The AAFP has additional resources housed in the Student Center on their website, including their Toolkit for Veterinary Students (http://bit.ly/aafpstudenttoolkit). The toolkit contains materials for veterinary students to embrace a feline perspective and obtain further knowledge about the standards needed to elevate care for cats. Winn also has a number of various educational resources on their website and information regarding research grant awards.
As parts of Virginia prepare for extreme cold in the coming days, Attorney General Mark R. Herring and his Animal Law Unit are reminding Virginia pet owners and law enforcement that leaving animals out in the cold can bring “serious legal consequences.”
That can include charges of animal cruelty, Herring said in a press release.
“The law requires owners to protect their pets from the elements and gives law enforcement tools to ensure the safety and health of an animal, including the ability in certain circumstances to seize an animal to ensure its safety,” Herring said. “As we prepare for this cold snap, I’d encourage all Virginians to check on and take care of yourself, your friends, neighborhoods, and family members, and don’t forget about your animals.”
Leaving an animal exposed to the cold with no shelter or inadequate shelter can be considered animal cruelty, a Class 1 misdemeanor punishable by up to one year in jail, according to the release.
Herring and the Animal Law Unit advise animal control officers to ask owners to bring the dogs inside or into adequate shelter, ask owners to surrender the animal if they are unable to provide adequate shelter, or in certain circumstances take temporary custody of the animal to ensure its safety.
In 2015, Herring created the nation’s first OAG Animal Law Unit to serve as a training and prosecution resource for state agencies, investigators and Commonwealth’s Attorneys around the state dealing with matters involving animal fighting, cruelty and welfare, according to the release.
The headline in The Sun Sentinel reads, “Listeners outraged after Paul Castronovo radio show tweets photo of crucified iguana.” It’s obviously hard to know exactly how many listeners were outraged but one thing you should know is that Castronovo did not crucify an iguana. His show posted a picture from a listener that did. Here are the details.
Keep in mind that in Florida iguana’s are an invasive species and according to Florida law it’s legal to shoot iguanas in the head with a pellet gun, stab them in the brain and even decapitate them as long as they don’t suffer.
Here’s the tweet that started the listener feedback. It was accompanied by the picture of a skinned iguana on a piece of wood.
“Shoutout to our listener Brandon who made good on his word to share his crucified iguana photo with us!
Some on social media said what took place was animal cruelty and took their anger out on Castronovo.
From The Sun Sentinel: Someone Tweeted
“This looks like animal cruelty to me. I know they don’t belong here but nothing deserves to die like this. I am so sad by this,”.
“Please tell me this isn’t real. I’d hate to have to stop being a longtime faithful fan said one fan and another said “Man can you guys stop with the animal cruelty for one second.”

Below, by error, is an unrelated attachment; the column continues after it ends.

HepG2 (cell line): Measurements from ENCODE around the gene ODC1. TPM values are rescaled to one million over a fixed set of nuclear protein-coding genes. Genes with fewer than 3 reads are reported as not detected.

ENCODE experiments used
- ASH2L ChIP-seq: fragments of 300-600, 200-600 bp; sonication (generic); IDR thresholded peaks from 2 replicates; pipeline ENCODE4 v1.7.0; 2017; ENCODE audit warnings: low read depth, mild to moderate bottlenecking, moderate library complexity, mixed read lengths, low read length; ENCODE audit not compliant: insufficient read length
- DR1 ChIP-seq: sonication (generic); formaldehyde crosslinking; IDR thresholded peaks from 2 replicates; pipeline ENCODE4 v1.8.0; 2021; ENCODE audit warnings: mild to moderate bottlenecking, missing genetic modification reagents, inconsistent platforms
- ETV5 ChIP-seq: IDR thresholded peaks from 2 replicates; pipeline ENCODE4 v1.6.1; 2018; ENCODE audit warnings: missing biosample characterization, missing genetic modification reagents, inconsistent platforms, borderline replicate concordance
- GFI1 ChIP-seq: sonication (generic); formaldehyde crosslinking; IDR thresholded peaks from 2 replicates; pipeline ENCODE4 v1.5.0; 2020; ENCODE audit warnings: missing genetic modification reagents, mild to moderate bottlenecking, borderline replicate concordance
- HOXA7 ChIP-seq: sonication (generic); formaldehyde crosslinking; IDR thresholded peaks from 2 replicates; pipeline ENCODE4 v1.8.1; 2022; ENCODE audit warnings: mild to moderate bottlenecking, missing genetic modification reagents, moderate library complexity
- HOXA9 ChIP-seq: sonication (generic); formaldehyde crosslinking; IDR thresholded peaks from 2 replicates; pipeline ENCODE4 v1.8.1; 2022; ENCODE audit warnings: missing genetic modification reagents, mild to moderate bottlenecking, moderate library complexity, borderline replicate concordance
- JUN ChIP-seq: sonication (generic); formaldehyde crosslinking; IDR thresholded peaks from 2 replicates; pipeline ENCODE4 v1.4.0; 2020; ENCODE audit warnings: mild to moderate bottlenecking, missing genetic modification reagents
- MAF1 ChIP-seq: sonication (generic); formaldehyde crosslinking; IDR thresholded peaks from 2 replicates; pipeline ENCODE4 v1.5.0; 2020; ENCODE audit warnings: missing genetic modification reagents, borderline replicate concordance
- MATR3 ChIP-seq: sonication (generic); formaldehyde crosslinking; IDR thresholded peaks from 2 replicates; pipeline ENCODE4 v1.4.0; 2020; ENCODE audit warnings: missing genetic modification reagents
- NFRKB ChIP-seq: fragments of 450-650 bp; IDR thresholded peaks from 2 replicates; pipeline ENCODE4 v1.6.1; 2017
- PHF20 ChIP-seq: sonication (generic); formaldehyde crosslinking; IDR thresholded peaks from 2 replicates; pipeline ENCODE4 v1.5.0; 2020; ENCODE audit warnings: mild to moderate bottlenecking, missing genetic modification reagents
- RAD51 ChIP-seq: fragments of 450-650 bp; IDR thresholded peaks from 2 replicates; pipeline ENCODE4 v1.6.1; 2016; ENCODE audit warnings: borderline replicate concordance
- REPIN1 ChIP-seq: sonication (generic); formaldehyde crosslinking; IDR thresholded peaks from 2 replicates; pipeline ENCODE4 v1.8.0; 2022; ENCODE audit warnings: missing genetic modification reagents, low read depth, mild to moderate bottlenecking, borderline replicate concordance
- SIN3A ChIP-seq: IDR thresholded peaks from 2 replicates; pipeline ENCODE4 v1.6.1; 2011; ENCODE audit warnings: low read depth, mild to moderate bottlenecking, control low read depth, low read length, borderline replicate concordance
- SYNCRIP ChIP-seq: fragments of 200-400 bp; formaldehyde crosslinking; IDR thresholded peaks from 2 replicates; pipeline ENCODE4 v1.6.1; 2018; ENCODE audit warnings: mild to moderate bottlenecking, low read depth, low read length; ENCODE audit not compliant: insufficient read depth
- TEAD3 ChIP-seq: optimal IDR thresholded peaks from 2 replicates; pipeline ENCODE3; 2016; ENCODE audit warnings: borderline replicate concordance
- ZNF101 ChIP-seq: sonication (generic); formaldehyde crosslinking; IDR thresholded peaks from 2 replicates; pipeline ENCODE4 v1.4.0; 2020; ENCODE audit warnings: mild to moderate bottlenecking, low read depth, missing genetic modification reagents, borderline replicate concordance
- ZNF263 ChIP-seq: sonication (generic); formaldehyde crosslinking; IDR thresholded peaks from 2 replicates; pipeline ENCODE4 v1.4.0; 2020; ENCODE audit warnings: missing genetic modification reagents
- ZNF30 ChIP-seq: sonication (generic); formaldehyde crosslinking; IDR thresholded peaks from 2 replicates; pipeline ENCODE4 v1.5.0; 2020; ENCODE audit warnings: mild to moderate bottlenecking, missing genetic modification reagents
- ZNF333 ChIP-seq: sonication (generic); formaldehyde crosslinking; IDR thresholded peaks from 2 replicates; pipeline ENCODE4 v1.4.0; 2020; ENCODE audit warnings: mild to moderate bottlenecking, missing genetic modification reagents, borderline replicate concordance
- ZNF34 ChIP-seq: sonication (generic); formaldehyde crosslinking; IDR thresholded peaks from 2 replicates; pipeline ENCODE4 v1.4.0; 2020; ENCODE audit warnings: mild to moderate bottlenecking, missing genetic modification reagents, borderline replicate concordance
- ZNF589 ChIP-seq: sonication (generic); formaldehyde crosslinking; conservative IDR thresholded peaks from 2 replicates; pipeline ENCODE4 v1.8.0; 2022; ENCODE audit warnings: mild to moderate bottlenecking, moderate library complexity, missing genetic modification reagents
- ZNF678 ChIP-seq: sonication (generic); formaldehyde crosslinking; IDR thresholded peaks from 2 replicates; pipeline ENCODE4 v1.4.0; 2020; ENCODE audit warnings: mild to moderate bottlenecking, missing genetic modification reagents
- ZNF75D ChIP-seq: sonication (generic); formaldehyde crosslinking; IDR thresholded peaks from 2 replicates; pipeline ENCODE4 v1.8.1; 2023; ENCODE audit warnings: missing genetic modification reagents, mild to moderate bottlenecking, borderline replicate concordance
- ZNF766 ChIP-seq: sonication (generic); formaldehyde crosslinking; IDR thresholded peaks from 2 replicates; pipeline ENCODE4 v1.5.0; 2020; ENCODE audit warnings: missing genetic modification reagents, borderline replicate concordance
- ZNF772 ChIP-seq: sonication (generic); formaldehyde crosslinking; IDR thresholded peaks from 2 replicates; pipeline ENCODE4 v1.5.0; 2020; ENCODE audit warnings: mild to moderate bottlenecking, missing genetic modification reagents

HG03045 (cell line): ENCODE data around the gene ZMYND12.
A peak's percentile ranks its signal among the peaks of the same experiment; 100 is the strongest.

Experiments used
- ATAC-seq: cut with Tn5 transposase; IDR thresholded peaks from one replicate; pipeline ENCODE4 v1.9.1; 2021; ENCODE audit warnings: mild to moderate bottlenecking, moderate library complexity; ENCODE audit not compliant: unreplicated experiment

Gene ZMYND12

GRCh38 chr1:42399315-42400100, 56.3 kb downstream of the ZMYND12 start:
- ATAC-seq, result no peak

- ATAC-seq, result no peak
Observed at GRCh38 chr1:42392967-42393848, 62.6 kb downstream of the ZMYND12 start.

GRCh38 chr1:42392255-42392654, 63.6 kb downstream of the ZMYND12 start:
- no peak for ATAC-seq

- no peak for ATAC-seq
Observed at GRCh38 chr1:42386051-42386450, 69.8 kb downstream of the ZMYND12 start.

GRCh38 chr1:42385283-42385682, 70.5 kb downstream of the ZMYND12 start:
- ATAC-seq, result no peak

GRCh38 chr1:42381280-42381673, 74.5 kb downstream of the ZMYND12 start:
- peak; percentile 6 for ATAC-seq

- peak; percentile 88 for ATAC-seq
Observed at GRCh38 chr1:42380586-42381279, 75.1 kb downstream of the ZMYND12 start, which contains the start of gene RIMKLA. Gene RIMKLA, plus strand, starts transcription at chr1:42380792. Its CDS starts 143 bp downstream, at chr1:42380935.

Castronovo told the paper, “Yes, there was mixed reaction out there. But we certainly aren’t responsible for what a listener sends us. We weren’t saying ‘Hey, let’s go out there and torture iguanas.’ That certainly wasn’t out intention. We are just doing a comedy show. We’ve moved on.”
The Paul Castronovo Morning Show airs on iHeart’s classic rock station FM-105.9 in South Florida.
FYI - (Scappoose: pronounced Scah - poose)
A Scappoose-based dog rescue organization is under fire from the Oregon Department of Justice for running a "sham" for-profit business while receiving tax-exempt status from the state.
Samantha Miller and her mother, Jeri Miller, who ran All Terrier Rescue Hunters Crossing for nearly two decades in the Chapman area off of Scappoose-Vernonia Highway, are named as defendants in a complaint filed by the state in Marion County Circuit Court in October.
State investigators say through two different dog rescue organizations All Terrier Rescue, and Rescue Strong Oregon the Millers used adoption fees for personal use, provided false information on state records, and failed to report millions in revenue to the IRS, while misleading adopters.
The Millers started ATR in 1999, according to the complaint then received tax-exempt nonprofit status from the IRS in 2001. Despite holding regular adoption events outside Columbia County and charging adoption fees, the operation never had a kennel license in Columbia County and rarely complied with record keeping or regulatory requirements, the state says. The Millers are likely now running a similar organization called Rescue Strong Oregon. The state is seeking dissolution of both organizations for breach of fiduciary duties and unjust enrichment.
"As of January 2018, ATR reported that it had adopted out 38,015 dogs," the legal filing indicates. "Based on its published reports of its activities, ATR has generated over $7 million in revenue since 1999, but has reported a little over $1 million in revenue in its annual financial reports to the DOJ."
Records show ATR and Rescue Strong agents misrepresent themselves as licensed animal behavior experts or veterinarians and misstate the condition and medical history of the dogs they adopt out.
Click here to read the rest of the story in the Columbia County Spotlight.